The DfE's Schools coronavirus (COVID-19) operational guidance has been updated to confirm that school attendance became mandatory for all pupils from 8 March. The DfE is clear that schools should not be using rota systems as there is no requirement to reduce occupancy in schools.
This means that the usual rules on school attendance will apply, and schools are responsible for recording attendance, following up on absences in the usual way and reporting children missing education to the local authority.
All clinically extremely vulnerable pupils should be attending school, unless they have been advised by a GP or clinician not to attend.
There is separate guidance for years 11 to 13 exam cohort on attendance during the 2021 summer term.
From 1 April 2021, those children who are clinically extremely vulnerable are no longer advised to shield. All children who are clinically extremely vulnerable should be attending school, unless advised by a GP or clinician not to attendance. Where pupils are not able to attend school because they are following clinical or public health advice related to COVID-19, the absence will not be penalised.
The DfE's Schools coronavirus (COVID-19) operational guidance states that schools should be working with local authorities to engage with any family abroad, where the pupil has not returned to seek to understand the circumstances of that pupil and the plans for their return to school.
Families should be encouraged to return their children to school, and should be reminded that school attendance is mandatory.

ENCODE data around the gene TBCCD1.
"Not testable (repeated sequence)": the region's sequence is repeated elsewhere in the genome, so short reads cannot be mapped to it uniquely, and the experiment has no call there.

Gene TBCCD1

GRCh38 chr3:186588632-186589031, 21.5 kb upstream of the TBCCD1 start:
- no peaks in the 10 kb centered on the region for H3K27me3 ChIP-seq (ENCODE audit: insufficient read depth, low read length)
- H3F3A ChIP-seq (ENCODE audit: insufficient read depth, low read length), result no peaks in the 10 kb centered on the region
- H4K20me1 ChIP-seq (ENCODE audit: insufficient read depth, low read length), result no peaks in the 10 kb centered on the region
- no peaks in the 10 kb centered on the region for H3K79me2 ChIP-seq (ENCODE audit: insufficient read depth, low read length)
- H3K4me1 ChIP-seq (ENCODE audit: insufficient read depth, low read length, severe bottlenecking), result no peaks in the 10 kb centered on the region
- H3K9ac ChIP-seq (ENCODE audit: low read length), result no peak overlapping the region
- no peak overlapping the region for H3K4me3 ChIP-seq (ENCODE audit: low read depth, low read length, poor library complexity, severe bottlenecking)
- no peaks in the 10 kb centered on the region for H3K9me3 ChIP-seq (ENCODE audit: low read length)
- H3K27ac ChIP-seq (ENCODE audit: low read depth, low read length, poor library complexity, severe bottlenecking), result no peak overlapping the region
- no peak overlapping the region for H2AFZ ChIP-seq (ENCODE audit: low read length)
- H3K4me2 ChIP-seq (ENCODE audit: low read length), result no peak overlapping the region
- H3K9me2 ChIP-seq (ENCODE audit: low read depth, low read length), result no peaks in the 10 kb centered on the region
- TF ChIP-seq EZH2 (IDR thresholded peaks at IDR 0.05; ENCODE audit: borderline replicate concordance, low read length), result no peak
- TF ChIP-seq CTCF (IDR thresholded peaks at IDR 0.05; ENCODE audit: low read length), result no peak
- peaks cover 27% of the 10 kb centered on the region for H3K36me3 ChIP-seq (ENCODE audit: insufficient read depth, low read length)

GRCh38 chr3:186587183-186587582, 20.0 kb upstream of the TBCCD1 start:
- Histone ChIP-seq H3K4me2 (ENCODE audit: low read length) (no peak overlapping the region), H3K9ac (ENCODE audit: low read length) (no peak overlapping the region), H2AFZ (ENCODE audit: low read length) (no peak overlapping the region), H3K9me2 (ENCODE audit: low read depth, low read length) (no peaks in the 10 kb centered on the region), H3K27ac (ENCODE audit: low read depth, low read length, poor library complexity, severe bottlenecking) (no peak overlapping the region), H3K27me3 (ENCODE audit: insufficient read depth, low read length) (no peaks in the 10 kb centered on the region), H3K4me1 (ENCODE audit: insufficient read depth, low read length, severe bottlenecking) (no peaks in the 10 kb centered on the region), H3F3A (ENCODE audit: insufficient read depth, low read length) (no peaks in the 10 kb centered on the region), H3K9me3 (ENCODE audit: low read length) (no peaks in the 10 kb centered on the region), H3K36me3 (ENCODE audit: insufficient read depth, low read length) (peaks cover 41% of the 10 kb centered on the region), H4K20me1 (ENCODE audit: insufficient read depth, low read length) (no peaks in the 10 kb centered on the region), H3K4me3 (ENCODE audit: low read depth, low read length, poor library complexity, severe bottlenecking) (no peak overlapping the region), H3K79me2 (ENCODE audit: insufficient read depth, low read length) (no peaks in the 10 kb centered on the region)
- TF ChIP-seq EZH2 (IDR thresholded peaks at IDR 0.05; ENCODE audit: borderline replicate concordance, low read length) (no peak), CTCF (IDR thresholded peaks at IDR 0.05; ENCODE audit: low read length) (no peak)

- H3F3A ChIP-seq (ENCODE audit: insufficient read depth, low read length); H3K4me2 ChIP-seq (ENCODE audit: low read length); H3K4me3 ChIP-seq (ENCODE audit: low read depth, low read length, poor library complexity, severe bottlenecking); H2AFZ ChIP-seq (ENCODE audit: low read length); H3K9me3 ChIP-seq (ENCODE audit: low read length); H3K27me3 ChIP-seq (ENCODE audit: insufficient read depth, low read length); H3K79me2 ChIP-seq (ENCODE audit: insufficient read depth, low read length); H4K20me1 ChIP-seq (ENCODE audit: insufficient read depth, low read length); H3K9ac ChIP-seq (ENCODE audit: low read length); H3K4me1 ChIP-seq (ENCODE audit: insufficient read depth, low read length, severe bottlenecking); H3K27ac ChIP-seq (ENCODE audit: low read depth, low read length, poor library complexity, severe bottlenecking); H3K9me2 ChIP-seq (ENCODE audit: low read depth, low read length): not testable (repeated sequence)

Schools should be recording attendance in accordance with the Education (Pupil Registration)(England) Regulations 2006 (as amended). The DfE has stated in their Schools coronavirus (COVID-19) operational guidance that further advice will be provided to schools about the information that should be included on attendance in the end of year reports.
Where a pupil is self-isolating in accordance with government guidance or legislation, Code X should be used in the register. Where a pupil is unable to attend due to exceptional circumstances, such as a national emergency causing widespread disruption to travel, Code Y will apply.
The DfE has confirmed that Code Y is unlikely to apply where families have not returned to the UK, if they have chosen to stay abroad. In those circumstances, schools should consider the authorised and unauthorised absence codes to identify the appropriate codes in each particular instance.
The DfE's Schools coronavirus (COVID-19) operational guidance recognises that in other years, those taking public examinations in years 11 to 13 would normally have a period of study leave around those exams.
Because all grades must be submitted by 18 June 2021, it is recognised that work that is done after the May half term break may not contribute to those grades. Schools should therefore make appropriate judgements on the activities for pupils during this period. The guidance recognises that this may not be full-time provision but could include alternative activities such as: visits to education provides, independent study, remote provision or attendance in person.
Schools are encouraged to 'maximise opportunities that meet the progression needs' of pupils during this time.